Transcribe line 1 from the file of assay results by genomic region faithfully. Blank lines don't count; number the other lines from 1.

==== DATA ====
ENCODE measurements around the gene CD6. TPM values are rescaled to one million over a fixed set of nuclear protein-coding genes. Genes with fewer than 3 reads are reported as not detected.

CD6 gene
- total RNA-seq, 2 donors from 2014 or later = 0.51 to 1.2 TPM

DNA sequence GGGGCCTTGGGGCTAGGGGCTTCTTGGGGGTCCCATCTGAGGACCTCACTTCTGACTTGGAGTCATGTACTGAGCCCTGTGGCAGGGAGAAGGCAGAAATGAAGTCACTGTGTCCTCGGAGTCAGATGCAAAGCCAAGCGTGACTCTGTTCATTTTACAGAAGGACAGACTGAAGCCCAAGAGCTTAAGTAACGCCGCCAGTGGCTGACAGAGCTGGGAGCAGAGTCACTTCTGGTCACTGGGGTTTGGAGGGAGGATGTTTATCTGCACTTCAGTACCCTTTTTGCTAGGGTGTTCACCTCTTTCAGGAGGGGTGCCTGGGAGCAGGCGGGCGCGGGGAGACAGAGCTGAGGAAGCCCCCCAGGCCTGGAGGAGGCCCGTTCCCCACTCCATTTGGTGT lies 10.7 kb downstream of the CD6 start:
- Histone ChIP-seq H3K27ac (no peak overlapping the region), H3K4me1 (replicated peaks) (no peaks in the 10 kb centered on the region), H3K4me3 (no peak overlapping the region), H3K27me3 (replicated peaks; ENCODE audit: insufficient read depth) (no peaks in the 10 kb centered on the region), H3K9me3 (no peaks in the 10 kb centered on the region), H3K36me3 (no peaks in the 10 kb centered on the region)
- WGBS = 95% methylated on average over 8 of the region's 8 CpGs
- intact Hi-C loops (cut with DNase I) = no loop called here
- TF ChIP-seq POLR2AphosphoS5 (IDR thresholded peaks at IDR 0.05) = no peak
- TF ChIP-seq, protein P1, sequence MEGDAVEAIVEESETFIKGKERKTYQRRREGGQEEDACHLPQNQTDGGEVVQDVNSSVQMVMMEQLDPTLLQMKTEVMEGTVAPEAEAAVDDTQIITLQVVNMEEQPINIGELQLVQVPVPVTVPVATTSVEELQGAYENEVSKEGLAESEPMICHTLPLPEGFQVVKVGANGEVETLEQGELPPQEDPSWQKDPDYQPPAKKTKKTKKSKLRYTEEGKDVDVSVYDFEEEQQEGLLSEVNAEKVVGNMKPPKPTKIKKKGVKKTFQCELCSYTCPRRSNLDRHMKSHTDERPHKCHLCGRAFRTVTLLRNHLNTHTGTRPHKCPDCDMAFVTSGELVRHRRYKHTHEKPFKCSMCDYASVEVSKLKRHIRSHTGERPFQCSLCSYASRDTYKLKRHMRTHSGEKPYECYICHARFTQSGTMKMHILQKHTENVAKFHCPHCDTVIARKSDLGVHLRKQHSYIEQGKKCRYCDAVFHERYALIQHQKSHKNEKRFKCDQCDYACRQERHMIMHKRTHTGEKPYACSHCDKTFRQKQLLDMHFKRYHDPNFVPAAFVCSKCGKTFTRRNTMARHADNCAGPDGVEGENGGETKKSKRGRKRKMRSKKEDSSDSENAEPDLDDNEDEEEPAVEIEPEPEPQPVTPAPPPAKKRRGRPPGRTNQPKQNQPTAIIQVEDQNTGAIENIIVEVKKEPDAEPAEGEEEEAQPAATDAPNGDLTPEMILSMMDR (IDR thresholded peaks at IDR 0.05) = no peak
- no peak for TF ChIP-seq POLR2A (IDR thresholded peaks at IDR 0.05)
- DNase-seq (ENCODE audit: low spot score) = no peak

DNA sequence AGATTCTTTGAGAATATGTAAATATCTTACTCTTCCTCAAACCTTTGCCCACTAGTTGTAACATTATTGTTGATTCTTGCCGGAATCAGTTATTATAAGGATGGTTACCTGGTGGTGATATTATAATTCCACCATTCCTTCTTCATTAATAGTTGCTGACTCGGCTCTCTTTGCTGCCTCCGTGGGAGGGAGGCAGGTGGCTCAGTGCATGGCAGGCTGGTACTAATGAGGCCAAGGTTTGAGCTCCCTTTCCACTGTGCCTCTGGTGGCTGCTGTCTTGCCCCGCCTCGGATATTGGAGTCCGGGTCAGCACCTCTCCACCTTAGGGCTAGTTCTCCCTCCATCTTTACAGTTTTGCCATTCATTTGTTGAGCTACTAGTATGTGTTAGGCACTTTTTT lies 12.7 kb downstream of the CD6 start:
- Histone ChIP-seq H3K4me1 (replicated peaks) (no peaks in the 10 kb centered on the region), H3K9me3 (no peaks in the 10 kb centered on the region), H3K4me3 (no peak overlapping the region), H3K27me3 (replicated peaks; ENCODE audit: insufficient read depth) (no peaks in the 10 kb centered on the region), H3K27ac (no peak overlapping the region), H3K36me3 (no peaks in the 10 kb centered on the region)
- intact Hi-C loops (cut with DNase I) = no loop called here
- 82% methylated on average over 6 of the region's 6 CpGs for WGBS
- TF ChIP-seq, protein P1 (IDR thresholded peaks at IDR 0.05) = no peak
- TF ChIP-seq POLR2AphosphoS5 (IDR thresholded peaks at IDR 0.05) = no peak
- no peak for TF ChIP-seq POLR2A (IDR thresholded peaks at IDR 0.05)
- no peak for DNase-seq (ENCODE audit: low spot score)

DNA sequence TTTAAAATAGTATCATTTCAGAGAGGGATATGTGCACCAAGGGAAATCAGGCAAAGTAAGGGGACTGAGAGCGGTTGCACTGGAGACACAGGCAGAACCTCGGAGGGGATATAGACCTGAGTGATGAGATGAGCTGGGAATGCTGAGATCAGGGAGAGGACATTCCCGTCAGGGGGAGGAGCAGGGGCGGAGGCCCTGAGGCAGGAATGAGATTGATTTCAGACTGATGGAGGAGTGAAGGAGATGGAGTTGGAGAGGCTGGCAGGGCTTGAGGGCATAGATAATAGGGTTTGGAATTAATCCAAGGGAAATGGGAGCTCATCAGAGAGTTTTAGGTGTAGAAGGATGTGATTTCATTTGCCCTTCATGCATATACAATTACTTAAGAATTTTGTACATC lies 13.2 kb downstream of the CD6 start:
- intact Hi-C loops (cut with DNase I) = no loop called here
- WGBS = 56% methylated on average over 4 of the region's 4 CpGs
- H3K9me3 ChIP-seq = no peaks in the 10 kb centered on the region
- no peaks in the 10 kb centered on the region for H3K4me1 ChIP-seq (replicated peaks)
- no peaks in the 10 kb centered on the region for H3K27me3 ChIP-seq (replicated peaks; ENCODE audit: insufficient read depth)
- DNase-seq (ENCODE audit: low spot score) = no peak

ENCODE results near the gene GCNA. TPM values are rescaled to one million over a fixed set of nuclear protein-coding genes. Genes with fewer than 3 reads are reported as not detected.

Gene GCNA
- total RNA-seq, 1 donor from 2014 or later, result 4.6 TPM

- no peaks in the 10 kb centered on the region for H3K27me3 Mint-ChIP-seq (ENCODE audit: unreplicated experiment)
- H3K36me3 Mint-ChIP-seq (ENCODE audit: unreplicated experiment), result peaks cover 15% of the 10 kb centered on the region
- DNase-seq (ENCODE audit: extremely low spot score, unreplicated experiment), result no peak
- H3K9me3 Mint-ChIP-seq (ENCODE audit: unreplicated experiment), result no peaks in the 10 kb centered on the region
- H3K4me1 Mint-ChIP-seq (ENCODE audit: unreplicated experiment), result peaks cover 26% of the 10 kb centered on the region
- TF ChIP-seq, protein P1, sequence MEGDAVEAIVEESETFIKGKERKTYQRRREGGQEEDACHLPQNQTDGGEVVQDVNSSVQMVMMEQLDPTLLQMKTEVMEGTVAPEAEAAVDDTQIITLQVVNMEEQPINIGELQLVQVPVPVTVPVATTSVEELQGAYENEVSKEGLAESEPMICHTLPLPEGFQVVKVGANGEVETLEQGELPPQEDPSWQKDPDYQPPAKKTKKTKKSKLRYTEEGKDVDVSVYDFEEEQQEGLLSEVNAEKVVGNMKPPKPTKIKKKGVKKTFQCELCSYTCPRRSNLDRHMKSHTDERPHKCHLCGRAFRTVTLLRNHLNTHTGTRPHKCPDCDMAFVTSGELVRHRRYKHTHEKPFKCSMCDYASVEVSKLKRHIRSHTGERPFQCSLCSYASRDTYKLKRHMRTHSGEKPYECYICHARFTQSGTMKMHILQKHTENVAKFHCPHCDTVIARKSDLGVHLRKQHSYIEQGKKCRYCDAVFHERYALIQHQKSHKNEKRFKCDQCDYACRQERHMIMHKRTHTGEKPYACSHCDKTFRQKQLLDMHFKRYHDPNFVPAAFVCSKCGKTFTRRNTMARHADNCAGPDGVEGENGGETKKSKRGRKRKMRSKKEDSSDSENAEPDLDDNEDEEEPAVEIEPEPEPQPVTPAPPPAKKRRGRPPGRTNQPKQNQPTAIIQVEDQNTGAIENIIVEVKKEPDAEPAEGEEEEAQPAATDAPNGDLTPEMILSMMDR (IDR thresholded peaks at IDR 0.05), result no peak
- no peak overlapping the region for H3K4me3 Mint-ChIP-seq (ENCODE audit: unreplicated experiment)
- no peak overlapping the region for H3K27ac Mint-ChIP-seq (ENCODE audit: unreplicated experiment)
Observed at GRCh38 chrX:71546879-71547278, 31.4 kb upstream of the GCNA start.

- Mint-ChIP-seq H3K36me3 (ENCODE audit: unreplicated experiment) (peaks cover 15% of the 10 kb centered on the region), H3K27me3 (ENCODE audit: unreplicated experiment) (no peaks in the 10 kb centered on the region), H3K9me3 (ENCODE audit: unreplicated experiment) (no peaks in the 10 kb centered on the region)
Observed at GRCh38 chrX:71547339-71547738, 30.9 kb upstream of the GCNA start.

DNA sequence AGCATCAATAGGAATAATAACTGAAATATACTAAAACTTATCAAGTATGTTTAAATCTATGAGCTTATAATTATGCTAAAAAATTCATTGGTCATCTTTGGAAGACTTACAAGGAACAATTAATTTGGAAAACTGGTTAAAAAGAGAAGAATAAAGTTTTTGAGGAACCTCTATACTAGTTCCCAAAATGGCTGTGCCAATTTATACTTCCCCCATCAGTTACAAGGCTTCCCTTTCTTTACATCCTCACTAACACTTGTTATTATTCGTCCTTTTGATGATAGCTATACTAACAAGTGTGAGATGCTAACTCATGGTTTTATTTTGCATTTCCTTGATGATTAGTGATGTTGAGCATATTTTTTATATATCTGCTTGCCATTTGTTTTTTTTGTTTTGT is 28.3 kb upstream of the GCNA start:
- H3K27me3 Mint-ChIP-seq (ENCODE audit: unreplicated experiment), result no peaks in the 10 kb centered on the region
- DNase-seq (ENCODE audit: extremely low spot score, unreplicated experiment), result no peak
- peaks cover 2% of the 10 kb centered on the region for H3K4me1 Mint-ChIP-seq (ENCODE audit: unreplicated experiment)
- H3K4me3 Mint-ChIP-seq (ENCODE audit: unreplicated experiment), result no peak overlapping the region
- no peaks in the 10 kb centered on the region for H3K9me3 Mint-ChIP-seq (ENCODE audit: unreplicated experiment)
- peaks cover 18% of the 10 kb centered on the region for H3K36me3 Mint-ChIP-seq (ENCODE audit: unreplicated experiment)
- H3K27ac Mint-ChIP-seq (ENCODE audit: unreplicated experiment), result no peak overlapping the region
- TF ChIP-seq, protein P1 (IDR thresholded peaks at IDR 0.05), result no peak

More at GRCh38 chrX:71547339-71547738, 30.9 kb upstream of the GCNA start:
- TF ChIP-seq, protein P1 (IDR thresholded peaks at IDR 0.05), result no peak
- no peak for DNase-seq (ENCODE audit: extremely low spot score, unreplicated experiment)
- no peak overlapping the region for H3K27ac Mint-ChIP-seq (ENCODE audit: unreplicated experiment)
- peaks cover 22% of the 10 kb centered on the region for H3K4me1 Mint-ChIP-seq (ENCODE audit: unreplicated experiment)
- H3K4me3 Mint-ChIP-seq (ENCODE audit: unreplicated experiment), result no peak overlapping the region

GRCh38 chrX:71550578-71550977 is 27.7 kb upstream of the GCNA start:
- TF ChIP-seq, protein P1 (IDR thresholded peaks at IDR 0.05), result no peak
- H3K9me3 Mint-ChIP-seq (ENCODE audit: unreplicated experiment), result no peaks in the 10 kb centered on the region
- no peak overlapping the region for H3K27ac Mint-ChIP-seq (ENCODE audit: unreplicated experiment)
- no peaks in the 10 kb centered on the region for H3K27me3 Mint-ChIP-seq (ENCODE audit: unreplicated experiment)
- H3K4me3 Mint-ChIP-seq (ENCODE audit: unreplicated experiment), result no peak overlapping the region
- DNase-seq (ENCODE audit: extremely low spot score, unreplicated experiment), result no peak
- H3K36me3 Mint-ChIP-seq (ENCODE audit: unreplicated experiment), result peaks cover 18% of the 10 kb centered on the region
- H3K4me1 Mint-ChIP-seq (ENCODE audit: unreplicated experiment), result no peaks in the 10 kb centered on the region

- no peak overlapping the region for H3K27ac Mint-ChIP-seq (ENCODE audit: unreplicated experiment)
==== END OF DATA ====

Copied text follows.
ENCODE measurements around the gene CD6. TPM values are rescaled to one million over a fixed set of nuclear protein-coding genes. Genes with fewer than 3 reads are reported as not detected.